Many product managers make the mistake of projecting the past forward and using that as their view of the future. The past is important aspect of planning, but product managers should also think about the external trends and changes that could impact their products & offerings
Tony Manning in his book ‘Making sense of strategy’ states – “Strategy must enable your organization to make a difference that matters to critical mass of the ‘right’ customers”
So as a product manager you need to ask for your product – What really matters to your customers? What really matters to your company? Strategic thinking requires product managers to look broadly at both customers and competitors.
One good tool to create your strategic vision is to write out a ‘press release’ or ‘annual report’ for your product. Pick a future date, 12 months to 3 years out and write what your product line would be and how this would make a difference that matters to your customers. How would you want your product to be performing for revenue and profitability? How would it offer ‘complete solution’? Think about the context of the problem that your product solves. What emerging business models or competitors would cause your customers to migrate away from your product? What would differentiate your product from the competition? How does this align with your company’s growth strategy?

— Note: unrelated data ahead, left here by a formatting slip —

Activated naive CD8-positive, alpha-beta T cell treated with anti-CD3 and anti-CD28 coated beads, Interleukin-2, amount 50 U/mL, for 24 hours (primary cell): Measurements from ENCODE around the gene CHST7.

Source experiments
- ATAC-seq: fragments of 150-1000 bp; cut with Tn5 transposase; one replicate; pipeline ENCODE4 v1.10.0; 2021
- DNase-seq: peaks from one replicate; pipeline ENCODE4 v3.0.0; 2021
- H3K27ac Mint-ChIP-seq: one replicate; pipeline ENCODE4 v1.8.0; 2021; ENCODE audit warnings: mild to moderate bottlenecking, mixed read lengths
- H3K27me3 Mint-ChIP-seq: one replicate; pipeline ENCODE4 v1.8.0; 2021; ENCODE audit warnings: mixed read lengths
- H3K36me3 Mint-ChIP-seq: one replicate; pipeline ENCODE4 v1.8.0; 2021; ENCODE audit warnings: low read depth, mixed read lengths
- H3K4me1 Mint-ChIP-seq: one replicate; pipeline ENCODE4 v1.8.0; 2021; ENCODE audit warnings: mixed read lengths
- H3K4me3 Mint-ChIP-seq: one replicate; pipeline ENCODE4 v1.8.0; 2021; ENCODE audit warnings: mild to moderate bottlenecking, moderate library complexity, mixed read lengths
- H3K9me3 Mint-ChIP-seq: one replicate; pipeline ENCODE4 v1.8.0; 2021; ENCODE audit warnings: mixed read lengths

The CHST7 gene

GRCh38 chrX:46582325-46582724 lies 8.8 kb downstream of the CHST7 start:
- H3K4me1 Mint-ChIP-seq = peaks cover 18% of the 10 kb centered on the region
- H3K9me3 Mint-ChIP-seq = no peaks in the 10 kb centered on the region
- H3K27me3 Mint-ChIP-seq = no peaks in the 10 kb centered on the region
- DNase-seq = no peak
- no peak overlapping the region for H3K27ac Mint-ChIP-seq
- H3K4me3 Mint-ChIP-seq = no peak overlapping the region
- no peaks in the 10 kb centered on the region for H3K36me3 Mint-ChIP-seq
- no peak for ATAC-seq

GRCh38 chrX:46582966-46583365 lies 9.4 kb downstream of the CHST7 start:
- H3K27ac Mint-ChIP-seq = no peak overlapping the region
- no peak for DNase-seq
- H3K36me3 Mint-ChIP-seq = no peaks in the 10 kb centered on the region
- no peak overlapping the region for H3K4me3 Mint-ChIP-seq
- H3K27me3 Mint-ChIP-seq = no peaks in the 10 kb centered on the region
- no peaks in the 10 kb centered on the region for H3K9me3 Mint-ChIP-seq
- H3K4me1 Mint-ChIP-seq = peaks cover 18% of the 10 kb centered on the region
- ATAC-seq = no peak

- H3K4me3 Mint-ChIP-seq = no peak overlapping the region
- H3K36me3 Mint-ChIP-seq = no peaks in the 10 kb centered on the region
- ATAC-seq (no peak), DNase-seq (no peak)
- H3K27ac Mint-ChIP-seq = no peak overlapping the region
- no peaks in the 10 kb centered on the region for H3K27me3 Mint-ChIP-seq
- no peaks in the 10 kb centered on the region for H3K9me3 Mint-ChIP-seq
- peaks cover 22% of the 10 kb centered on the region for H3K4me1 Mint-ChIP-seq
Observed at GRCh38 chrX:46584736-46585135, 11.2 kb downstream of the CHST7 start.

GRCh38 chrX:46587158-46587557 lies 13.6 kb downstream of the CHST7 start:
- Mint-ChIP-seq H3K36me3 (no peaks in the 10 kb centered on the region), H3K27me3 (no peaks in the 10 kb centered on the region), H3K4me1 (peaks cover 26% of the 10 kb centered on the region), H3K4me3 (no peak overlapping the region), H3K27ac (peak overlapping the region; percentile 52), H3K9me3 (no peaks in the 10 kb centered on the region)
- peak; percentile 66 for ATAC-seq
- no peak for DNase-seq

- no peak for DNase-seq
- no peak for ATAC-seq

And strategic thinking is not strategic planning. Strategic thinking = Broad, while Strategic planning = Focused
Strategic thinking requires product managers to look at all market shifts, competitors and opportunities. But you can’t chase all the opportunities or problems implied by these potential futures. You have to decide on a particular direction and plan for it.
Product managers should have a clear understanding of the relationship between strategies, tactics and operational activities. Strategic goals can be formulated by looking at what you are trying to develop. Are you looking to extend your core business? Or are you wanting to leverage your company’s existing resources and assets? Is there a trend that you want to respond to or defend against? How is the customer value chain in your business and where are you on that value chain? Thinking through these questions and answering them will provide you the right strategies to create a difference that matters to your customers.